Cambodian garment workers win reinstatment
Terminated workers from the Nantai Garment Factory in Steung Meanchey commune have been told by the plant’s owner that they could return to work on September 8. Over 600 workers had previously been informed by management that the factory had changed ownership and their contracts would not be renewed after September 1. Cambodia’s ministry of labour said that the factory owner had closed operations and disappeared.
The workers, who were given $60 termination pay, held a 24-hour vigil outside the factory gate to ensure plant equipment was not sold before they received their full entitlements.
The factory owner, however, was located and in a meeting with workers, supervised by a district official, he agreed to reopen the garment plant. He claimed that the manager had falsely told workers that the factory was closing.
Cambodian beverage-can factory workers protest
About 50 workers at the Cambrew beverage-can factory owned by Crown Holdings in Preah Sihanouk province are protesting the sacking of their union representative on Tuesday. He was allegedly fired for establishing a union at the end of July.
The workers established the union in order to make various demands. These included double pay if asked to work on days off, permanency for long-term contract cleaners, maternity leave and full benefits upon resigning.
Vietnamese garment workers strike
Over 6,000 workers from the S&H Vina garment factory in Thach Thanh District walked off the job on September 6 to protest “inhumane” company rules. The strike erupted after a supervisor refused to allow 2,000 workers using old cloth to sit on to relax after lunch. They walked out and were followed soon after by the rest of the workforce.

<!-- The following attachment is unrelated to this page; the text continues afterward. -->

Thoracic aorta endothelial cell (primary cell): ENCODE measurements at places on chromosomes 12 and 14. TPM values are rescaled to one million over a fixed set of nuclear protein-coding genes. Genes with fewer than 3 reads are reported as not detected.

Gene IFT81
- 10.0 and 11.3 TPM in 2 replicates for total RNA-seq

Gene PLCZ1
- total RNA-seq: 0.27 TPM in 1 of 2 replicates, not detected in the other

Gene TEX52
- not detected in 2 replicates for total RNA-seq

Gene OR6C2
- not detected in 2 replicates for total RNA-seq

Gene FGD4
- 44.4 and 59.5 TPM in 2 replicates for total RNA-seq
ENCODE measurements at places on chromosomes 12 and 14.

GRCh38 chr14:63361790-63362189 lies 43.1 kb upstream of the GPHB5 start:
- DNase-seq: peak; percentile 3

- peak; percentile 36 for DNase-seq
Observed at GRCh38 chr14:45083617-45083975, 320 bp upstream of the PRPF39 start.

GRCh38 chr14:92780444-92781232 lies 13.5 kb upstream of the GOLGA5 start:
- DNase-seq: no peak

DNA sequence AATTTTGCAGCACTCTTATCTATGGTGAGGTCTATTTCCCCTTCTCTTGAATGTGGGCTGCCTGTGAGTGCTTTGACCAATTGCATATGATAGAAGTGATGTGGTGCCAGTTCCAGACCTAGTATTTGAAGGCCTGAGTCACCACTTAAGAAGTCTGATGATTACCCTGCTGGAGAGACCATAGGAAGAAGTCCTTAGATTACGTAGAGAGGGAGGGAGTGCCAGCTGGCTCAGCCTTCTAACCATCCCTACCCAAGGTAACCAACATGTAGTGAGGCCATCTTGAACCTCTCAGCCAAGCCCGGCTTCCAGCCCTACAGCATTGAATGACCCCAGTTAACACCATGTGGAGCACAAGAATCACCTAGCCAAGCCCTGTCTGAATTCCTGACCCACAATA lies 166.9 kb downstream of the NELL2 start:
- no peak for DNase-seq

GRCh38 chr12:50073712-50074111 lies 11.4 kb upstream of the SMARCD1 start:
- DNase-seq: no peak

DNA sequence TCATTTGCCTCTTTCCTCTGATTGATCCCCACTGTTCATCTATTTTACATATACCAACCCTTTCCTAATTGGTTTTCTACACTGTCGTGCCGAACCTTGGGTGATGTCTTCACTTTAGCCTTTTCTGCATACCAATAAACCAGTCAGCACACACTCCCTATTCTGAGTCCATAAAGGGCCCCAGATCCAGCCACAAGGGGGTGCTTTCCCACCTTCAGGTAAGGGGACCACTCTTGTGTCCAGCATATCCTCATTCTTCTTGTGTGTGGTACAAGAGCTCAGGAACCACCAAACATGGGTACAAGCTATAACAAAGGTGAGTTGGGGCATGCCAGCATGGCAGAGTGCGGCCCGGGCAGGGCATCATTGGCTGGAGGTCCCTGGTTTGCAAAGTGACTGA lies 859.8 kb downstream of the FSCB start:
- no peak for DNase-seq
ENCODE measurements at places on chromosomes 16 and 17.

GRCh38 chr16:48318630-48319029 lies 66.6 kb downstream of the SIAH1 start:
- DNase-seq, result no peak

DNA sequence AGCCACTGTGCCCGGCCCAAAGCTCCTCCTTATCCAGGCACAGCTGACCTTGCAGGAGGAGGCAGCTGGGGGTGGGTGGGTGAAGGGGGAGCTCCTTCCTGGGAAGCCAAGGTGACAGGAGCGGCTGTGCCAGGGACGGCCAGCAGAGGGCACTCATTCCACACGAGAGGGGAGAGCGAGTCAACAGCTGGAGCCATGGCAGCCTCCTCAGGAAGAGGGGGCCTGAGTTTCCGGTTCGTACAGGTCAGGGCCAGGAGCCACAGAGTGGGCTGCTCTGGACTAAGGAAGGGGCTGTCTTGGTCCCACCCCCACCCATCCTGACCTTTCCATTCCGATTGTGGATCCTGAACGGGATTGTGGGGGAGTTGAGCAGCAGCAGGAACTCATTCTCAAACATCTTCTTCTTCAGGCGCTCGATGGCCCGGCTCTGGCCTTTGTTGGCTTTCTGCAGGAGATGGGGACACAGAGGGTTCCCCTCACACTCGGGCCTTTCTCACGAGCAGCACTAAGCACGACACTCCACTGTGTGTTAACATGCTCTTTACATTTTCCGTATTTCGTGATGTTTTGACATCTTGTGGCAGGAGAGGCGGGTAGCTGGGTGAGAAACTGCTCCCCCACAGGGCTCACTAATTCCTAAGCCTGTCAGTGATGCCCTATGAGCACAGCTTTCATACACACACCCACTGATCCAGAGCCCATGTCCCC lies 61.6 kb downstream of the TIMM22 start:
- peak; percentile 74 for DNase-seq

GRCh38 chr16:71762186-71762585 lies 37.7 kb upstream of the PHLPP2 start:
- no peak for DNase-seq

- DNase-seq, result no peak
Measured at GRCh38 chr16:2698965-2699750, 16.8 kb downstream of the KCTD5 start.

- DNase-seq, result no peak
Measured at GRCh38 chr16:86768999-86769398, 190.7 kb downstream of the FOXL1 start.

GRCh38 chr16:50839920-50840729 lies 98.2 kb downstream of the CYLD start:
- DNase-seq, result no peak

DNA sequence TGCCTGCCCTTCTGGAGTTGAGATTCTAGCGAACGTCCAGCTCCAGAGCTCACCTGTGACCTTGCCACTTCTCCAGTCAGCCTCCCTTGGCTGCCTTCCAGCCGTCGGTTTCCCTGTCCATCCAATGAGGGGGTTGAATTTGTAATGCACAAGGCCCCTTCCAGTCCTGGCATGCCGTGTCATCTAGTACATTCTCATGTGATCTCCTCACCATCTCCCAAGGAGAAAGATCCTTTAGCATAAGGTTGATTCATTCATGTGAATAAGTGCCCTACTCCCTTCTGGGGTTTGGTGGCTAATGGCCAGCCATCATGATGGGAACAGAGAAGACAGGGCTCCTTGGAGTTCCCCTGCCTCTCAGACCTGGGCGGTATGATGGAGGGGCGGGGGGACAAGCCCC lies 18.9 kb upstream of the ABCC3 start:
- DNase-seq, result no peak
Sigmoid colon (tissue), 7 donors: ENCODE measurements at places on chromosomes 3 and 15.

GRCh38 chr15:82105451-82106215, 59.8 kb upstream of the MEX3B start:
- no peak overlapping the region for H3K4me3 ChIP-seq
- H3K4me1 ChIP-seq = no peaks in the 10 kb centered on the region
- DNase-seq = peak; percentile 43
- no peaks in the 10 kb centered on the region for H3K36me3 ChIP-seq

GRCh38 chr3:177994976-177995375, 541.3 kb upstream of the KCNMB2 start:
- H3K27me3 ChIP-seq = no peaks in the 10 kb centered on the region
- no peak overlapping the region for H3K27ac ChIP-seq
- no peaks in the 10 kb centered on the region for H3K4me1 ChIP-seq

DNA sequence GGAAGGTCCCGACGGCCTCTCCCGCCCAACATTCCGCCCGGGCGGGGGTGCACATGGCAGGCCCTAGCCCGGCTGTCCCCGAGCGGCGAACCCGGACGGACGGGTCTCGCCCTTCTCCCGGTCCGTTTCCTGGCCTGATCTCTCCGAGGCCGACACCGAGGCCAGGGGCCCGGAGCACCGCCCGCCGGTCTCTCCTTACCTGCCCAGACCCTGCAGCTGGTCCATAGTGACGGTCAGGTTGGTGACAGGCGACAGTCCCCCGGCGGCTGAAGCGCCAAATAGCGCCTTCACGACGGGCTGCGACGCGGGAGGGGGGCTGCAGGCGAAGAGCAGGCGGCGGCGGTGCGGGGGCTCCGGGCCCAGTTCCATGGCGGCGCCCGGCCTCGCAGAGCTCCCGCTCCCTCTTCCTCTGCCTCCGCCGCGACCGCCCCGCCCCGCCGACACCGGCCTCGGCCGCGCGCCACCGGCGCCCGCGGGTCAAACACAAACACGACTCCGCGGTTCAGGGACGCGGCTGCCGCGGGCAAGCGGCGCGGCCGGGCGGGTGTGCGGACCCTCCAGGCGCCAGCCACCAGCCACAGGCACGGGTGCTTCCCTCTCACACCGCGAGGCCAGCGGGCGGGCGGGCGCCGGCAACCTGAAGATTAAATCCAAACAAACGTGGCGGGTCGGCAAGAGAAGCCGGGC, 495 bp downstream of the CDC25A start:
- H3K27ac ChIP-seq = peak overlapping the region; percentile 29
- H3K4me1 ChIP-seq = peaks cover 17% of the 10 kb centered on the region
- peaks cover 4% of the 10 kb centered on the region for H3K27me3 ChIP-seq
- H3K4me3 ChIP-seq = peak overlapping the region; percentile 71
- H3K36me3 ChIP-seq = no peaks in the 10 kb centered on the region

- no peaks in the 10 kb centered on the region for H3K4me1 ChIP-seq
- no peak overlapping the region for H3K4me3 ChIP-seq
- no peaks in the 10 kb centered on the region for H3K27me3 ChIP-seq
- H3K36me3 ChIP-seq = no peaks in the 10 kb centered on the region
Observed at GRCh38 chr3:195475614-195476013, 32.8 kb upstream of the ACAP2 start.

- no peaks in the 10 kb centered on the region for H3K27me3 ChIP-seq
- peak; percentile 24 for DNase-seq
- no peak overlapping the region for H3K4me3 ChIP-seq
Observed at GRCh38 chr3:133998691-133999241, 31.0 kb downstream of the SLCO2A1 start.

Workers refused to enter the factory the following day and presented management with 14 demands, including for a basic salary increase and the provision of child benefits, seniority bonuses, a travel allowance, adequate maternity leave, reasonable working hours and the scrapping of penalties for absence from work due to sickness or other emergencies.
The garment workers also complained about “unreasonable” regulations, including having to tell the company three days in advance if they want to take sick or bereavement leave. They are allowed only one day paid leave per month.
In an attempt to end the strike management fired the supervisor responsible for the incident that sparked the strike and agreed to consider some of the workers' demands.
Thailand: Burmese construction workers strike
Around 100 Burmese immigrant construction workers walked off the job in Bangkok on September 8 to demand wages in compliance with Thailand’s labour laws. According to the memorandum of understanding (MoU) between Thailand and Burma, every worker must be paid 310 baht ($US9.37) per day and 58 baht for each extra hour worked.
A workers’ representative said female workers were only receiving about 200 baht per day and male construction workers 260 baht. They are not given time off and do not receive double wages for worked holidays or for extra hours worked.
On Monday the employer agreed to sign an agreement in the presence of AAC, the Thai-based migrant rights group, and government officials to pay wages and entitlements in accordance with the labour law.
Migrant domestic workers in Hong Kong protest
Over 450 women representing migrant domestic worker communities from the Philippines, Indonesia and Thailand marched to the labour department in Hong Kong on Sunday calling for a minimum pay of $5,500 ($US704) per month.
The current minimum monthly wage for foreign domestic workers is $4,310, which is well below the official minimum set for local citizens. A representative of the United Filipinos in Hong Kong group said the demand for the $5,500 monthly wage demand was reasonable, given that in 1998 the wage was $3,860.
India: Tamil Nadu film industry workers end strike
The Film Employees Federation of South India (FEFSI), representing 24 craft unions in Tamil Nadu’s film industry ended an 11-day strike on Tuesday following talks with the Tamil Film Producers’ Council (TFPC). Production resumed for over 40 movies impacted by the strike.